Pacific Community membership includes 22 Pacific island countries and territories, which were all territories (or, in the case of Tonga, a protected state) of the original founder members of SPC. Along with larger states of Australia, France, New Zealand and the United States, SPC now has 26 members:[23]

SPC is concentrated on providing technical, advisory, statistical and information support to its member governments and administrations, particularly in areas where small island states lack the wherewithal to maintain purely national cadres of expertise, or in areas where regional co-operation or interaction is necessary.

The operational budget of SPC in 2018 was approximately 82 million euro. The organization is financially supported through a combination of membership fees and donor funding. SPC's main funding partners include the European Union, DFAT, MFAT, the Government of France and the United States.[24]

SPC divisions[edit]

SPC works across more than 25 sectors. It is involved in such areas as fisheries science, public health surveillance, geoscience and conservation of plant genetic resources for food and agriculture. Much of SPC's focus is on major cross-cutting issues, such as climate change, disaster risk management, food security, gender equality, human rights, non-communicable diseases and youth employment. Using a multi-sector approach in responding to its members’ development priorities, SPC draws on skills and capabilities from around the region and internationally, and supports the empowerment of Pacific communities and sharing of expertise and skills between countries and territories.[25]

SPC currently has nine divisions:[26]

  • Climate Change and Environmental Stability (CCES)
  • Educational Quality and Assessment Program (EQAP)
  • Fisheries, Aquaculture and Marine Ecosystems (FAME)
  • Geoscience Energy and Maritime (GEM)
  • Land Resources Division (LRD)
  • Public Health Division (PHD)
  • Regional Rights Resource Team (RRRT)
  • Social Development Program (SDP)
  • Statistics for Development (SDD)

SPC Directors-General[edit]

  • 05 Jan 2014 – present: Colin Tukuitonga (Niue)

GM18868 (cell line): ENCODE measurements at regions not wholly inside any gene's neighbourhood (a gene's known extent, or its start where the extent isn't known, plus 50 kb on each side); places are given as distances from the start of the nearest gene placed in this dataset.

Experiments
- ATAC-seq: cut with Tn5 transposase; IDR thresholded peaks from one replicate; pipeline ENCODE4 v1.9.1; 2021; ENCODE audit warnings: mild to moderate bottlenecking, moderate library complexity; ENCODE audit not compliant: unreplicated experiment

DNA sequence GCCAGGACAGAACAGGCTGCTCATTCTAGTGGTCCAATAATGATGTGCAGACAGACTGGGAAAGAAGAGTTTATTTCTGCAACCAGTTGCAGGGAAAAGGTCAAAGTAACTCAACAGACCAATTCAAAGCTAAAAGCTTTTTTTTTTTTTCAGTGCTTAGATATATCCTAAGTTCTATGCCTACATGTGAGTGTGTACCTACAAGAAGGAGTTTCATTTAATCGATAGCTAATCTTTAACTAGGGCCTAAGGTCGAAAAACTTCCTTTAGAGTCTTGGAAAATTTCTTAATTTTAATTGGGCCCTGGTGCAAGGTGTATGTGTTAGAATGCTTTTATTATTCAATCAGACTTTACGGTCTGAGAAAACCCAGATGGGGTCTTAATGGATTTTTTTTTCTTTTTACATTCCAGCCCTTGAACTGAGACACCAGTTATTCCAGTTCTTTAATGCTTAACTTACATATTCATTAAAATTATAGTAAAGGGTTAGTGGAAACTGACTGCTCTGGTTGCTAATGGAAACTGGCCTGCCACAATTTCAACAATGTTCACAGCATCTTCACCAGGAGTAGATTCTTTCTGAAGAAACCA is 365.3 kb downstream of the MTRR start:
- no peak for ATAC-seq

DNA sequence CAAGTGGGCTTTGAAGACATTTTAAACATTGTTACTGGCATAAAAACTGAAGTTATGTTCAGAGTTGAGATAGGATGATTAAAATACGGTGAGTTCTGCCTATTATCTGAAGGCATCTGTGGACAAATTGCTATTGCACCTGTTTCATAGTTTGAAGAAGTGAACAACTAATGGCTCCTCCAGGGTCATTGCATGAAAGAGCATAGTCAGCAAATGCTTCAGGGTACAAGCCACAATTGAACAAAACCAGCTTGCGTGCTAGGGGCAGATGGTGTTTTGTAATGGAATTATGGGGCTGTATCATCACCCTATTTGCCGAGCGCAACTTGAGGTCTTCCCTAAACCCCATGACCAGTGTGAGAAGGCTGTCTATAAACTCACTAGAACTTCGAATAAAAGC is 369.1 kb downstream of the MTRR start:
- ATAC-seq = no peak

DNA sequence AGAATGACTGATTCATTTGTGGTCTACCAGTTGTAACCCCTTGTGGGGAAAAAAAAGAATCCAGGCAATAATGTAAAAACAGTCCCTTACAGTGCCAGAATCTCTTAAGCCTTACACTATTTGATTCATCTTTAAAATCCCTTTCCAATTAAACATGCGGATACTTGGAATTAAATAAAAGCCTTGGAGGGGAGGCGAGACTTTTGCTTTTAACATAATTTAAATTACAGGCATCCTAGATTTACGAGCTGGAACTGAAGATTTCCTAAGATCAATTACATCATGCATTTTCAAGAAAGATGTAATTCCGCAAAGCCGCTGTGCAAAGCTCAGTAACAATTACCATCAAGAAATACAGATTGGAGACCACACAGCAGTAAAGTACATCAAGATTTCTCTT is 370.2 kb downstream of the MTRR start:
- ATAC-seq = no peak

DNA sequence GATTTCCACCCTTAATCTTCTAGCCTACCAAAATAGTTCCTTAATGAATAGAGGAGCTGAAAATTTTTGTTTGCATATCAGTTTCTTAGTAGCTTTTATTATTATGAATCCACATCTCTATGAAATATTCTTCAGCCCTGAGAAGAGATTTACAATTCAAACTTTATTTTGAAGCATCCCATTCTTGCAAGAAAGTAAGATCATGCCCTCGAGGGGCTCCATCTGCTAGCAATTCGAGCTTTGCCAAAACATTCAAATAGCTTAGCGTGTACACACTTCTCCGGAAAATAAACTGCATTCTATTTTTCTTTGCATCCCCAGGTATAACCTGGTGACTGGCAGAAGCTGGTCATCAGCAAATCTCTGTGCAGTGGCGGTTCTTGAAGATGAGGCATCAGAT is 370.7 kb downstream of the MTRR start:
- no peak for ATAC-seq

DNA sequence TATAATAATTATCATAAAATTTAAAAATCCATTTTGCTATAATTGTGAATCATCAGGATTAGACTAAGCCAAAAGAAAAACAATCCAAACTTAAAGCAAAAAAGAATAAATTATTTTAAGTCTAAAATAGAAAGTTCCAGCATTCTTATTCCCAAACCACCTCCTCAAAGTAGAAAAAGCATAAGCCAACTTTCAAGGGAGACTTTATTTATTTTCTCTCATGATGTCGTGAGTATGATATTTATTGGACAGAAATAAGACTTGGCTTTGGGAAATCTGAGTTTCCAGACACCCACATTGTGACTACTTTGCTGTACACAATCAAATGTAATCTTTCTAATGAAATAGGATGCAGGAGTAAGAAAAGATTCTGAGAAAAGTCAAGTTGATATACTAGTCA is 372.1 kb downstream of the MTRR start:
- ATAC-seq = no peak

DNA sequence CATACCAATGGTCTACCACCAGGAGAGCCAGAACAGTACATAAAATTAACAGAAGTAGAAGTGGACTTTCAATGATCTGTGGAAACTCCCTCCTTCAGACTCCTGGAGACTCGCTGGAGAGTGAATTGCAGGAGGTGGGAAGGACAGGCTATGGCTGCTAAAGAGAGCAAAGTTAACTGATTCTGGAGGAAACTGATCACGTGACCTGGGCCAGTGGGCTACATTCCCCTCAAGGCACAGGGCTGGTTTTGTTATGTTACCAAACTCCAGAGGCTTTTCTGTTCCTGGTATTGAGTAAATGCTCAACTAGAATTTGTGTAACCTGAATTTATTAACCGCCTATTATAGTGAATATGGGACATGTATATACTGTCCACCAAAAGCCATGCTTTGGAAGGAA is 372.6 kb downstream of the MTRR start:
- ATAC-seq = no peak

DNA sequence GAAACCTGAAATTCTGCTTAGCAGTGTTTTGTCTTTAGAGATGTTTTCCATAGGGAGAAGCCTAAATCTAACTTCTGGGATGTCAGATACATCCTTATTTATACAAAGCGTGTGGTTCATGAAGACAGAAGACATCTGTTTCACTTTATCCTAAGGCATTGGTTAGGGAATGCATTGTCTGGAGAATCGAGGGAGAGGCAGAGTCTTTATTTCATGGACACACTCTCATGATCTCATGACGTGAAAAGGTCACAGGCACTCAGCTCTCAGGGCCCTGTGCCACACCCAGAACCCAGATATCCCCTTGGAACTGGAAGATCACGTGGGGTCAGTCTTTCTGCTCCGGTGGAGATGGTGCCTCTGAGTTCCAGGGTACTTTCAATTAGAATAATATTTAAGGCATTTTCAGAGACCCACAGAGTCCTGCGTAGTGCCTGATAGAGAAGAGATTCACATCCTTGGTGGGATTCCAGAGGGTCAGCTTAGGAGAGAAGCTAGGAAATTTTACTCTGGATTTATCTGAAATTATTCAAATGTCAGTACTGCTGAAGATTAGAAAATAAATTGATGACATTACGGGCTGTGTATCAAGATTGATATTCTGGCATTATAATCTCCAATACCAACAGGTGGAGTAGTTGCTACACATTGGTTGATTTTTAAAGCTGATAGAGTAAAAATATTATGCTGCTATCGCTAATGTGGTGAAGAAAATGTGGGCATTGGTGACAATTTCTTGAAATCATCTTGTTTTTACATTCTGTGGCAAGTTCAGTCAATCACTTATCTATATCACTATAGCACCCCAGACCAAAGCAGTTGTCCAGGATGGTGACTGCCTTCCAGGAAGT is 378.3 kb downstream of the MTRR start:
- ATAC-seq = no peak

• 06 Jan 2006 – 05 Jan 2014: Jimmie Rodgers(Solomon Islands)
  • 06 Jan 2000 – 05 Jan 2006: Lourdes T. Pangelinan (Guam)
  • 08 Jan 1996 – 05 Jan 2000: Robert B. Dun (Australia)
  • 06 Jan 1993 – 07 Jan 1996: Ati George Sokomanu (Vanuatu)
  • 10 Mar 1992: M. Jacques Iékawé (New Caledonia) (died before assuming office)
  • 16 Jun 1989 – 05 Jan 1993: Atanraoi Baiteke (Kiribati)
  • 01 Jan 1989 – 15 Jun 1989: Jon Tikivanotau Jonassen (Cook Islands) (interim)
  • 09 Dec 1986 – 31 Dec 1988: Palauni M. Tuiasosopo (American Samoa)
  • 01 Jul 1982 – 30 Nov 1986: Francis Bugotu (Solomon Islands)
  • 01 Jul 1979 – 03 Jun 1982: Mititaiagimene Young Vivian (Niue)
  • 09 Dec 1975 – 30 Jun 1979: E. Macu Salato (Fiji)
  • 01 Nov 1971 – 30 Nov 1975: Gustav F. D. Betham (Western Samoa)
  • 01 Jan 1970 – 18 Feb 1971: Afioga Afoafouvale Misimoa (Western Samoa)
  • 18 Feb 1971 – 31 Oct 1971: John E. de Young (United States) (interim)
  • 01 Jan 1967 – 11 Dec 1969: Gawain Westray Bell (United Kingdom)
  • 24 Mar 1963 – 31 Dec 1966: William D. Forsyth (Australia)
  • 01 Mar 1958 – 02 Mar 1963: Thomas Richard Smith (New Zealand)
  • 01 Mar 1955 – 28 Feb 1958: Ralph Clairon Bedell (United States)
  • 12 Nov 1951 – 12 Nov 1954: Sir Brian Freeston (United Kingdom)
  • 01 Nov 1948 – 03 Jun 1951: William D. Forsyth (Australia)

See also[edit]

CROP agencies[edit]

Other[edit]

References[edit]

  1. ^ "Contact Us". The Pacific Community. Retrieved 25 March 2019.
  2. ^ "South Pacific Commission | National Library of Australia". www.nla.gov.au. Retrieved 25 March 2019.
  3. ^ The Governments of Australia, the French Republic, the Kingdom of the Netherlands, New Zealand the United Kingdom of Great Britain and Northern Ireland, and the United States of America (August 1984). "Consolidation of agreed provisions and practices relating to the establishment and operation of the South Pacific Commission, including the Canberra Agreement of 1947 as amended". Australian Treaty Series 1948 No. 15 (Fourth ed.). Australian Government Publishing Service. Retrieved 11 August 2008.CS1 maint: multiple names: authors list (link) The fourth edition of the document hosted on the Secretariat of the Pacific Community web site.